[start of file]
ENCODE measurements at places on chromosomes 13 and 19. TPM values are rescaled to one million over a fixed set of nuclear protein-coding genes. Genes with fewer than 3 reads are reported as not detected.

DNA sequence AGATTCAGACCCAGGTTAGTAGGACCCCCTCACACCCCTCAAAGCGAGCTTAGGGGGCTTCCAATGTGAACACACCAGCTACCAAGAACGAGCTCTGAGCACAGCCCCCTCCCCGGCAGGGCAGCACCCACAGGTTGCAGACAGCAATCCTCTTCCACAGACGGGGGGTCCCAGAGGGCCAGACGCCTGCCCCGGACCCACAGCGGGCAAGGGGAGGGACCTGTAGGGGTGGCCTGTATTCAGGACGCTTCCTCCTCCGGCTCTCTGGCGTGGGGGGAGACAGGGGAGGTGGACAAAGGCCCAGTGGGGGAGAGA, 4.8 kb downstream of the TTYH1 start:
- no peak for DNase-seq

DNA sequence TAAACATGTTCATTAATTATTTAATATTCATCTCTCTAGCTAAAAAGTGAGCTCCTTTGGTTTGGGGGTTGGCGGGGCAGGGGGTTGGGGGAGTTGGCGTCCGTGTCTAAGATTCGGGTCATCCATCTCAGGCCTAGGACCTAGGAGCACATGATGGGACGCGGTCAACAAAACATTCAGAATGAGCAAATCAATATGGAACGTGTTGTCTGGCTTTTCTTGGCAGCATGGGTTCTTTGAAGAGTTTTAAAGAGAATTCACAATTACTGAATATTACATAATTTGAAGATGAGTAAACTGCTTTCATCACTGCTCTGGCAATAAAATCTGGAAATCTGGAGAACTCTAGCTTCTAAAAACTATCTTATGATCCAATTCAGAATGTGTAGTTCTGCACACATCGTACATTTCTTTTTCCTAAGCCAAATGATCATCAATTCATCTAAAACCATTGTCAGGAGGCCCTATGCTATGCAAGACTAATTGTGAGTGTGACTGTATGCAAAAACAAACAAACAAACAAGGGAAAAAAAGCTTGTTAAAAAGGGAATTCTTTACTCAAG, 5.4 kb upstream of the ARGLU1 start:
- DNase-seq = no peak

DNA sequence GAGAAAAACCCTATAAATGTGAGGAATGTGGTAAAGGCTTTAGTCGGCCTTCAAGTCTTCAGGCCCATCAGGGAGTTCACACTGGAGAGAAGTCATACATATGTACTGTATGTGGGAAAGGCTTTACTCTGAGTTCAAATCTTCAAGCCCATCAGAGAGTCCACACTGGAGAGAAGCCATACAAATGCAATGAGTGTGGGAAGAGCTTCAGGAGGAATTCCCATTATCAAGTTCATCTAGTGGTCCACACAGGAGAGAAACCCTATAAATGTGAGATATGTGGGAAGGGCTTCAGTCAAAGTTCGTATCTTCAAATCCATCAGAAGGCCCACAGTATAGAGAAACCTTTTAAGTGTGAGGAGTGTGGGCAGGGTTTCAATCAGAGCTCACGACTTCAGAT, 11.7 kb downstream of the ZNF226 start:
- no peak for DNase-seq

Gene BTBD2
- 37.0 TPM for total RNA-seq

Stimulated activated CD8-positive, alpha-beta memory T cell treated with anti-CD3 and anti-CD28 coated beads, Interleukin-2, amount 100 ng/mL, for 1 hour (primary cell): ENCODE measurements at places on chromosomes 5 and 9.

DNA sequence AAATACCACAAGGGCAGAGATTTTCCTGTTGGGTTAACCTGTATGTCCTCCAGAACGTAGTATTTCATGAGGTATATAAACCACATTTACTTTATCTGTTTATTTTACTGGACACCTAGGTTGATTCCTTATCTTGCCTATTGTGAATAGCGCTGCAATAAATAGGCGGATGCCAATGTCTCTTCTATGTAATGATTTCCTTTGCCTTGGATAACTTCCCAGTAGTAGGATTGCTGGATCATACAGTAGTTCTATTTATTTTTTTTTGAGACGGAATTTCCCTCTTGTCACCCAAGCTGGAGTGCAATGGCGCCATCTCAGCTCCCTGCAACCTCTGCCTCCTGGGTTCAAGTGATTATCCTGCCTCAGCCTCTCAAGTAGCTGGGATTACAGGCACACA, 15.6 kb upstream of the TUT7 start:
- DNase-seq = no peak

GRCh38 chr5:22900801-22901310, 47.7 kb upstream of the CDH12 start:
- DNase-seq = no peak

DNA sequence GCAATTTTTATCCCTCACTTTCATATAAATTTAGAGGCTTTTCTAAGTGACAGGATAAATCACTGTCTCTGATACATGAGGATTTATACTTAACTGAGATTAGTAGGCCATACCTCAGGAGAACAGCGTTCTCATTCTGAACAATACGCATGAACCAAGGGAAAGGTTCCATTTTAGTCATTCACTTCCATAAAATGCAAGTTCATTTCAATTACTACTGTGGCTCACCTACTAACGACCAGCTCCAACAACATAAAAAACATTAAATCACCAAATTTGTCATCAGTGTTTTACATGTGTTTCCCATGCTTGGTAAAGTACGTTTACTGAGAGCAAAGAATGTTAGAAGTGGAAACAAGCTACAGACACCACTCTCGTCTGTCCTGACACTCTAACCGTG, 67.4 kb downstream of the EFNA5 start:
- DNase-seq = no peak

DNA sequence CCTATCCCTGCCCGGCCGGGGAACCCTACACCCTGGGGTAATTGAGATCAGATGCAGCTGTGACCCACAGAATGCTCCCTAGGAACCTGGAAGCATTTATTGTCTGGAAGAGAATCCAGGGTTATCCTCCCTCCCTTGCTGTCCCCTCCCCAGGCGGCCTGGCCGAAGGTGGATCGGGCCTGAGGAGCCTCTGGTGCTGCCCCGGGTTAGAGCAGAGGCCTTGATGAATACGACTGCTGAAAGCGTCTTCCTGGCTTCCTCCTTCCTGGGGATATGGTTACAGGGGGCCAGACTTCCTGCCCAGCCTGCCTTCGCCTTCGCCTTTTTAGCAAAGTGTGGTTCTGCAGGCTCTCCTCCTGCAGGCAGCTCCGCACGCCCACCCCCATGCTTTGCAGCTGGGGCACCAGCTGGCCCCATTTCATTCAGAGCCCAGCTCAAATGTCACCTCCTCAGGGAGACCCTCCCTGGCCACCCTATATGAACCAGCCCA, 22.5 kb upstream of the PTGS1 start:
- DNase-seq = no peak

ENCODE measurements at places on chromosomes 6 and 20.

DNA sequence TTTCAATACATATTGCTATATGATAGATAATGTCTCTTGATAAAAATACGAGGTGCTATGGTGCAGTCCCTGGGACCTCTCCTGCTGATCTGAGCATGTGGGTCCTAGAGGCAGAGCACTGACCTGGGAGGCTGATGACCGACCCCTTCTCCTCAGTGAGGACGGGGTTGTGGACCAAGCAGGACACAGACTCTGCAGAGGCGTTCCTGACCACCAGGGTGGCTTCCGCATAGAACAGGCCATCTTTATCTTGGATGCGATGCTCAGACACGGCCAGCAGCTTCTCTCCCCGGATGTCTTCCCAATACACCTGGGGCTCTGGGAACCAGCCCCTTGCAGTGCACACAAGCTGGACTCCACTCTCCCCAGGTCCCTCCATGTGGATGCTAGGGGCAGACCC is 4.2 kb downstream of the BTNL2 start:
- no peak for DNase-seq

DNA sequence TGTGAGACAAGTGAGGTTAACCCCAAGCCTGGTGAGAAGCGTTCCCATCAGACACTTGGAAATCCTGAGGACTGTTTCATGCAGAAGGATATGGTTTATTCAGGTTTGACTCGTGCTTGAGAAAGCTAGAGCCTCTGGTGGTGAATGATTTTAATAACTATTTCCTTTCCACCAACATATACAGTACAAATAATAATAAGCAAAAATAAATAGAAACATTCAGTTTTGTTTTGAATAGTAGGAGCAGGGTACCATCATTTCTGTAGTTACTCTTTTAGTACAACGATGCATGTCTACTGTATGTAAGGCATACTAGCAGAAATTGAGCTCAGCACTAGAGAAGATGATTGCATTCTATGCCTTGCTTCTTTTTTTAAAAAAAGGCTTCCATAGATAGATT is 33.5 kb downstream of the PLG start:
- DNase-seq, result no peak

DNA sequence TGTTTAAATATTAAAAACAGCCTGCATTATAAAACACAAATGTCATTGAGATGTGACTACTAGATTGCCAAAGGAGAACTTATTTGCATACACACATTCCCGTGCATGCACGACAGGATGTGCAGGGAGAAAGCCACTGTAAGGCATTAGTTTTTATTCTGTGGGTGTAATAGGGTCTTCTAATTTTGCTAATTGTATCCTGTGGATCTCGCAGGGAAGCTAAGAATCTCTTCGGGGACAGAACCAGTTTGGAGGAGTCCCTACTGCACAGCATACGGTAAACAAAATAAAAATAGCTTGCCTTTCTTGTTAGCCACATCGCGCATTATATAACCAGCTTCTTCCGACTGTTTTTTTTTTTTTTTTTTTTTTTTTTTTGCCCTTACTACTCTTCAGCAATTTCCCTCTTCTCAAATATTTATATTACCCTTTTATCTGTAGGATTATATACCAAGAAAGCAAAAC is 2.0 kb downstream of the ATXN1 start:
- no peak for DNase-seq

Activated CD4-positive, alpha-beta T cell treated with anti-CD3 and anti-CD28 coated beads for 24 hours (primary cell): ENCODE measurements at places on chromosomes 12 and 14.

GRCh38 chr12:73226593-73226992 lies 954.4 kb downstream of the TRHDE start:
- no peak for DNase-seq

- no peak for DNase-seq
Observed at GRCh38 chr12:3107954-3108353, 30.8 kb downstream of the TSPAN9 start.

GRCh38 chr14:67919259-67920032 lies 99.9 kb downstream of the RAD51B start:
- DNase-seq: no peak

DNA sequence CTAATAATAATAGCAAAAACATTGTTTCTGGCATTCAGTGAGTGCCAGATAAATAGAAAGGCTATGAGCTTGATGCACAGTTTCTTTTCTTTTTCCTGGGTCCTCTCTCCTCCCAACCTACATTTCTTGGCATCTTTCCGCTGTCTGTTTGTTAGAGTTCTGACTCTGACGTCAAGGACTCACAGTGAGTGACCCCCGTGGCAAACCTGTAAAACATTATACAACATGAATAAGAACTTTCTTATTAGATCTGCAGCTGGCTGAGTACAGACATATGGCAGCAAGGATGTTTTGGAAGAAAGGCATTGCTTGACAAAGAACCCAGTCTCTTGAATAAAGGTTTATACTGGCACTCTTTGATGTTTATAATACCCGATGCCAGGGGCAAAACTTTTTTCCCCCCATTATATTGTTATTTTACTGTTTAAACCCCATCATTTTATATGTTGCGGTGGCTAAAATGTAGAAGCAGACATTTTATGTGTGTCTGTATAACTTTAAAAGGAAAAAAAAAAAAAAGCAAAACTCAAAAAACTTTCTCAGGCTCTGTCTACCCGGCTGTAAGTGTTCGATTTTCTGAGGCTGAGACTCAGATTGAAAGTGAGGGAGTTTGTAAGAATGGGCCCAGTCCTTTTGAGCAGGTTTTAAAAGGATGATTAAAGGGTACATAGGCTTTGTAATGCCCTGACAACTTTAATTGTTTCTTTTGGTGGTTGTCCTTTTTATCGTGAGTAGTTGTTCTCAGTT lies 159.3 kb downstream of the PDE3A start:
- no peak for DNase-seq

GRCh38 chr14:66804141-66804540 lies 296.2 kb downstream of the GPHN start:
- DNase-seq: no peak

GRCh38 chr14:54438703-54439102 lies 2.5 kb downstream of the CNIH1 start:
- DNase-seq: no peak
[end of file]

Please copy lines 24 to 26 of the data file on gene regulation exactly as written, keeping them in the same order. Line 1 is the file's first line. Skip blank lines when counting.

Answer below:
DNA sequence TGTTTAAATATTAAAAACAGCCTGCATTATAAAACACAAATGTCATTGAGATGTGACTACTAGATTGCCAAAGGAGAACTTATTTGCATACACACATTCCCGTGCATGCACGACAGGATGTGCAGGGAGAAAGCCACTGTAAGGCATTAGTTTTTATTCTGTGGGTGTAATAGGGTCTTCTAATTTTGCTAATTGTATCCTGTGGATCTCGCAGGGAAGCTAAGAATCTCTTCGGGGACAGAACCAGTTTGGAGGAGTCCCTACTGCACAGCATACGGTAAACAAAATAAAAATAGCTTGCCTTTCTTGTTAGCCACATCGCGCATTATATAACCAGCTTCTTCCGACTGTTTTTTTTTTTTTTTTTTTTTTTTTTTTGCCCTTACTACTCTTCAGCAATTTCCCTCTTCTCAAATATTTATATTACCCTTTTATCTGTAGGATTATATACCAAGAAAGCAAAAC is 2.0 kb downstream of the ATXN1 start:
- no peak for DNase-seq

Activated CD4-positive, alpha-beta T cell treated with anti-CD3 and anti-CD28 coated beads for 24 hours (primary cell): ENCODE measurements at places on chromosomes 12 and 14.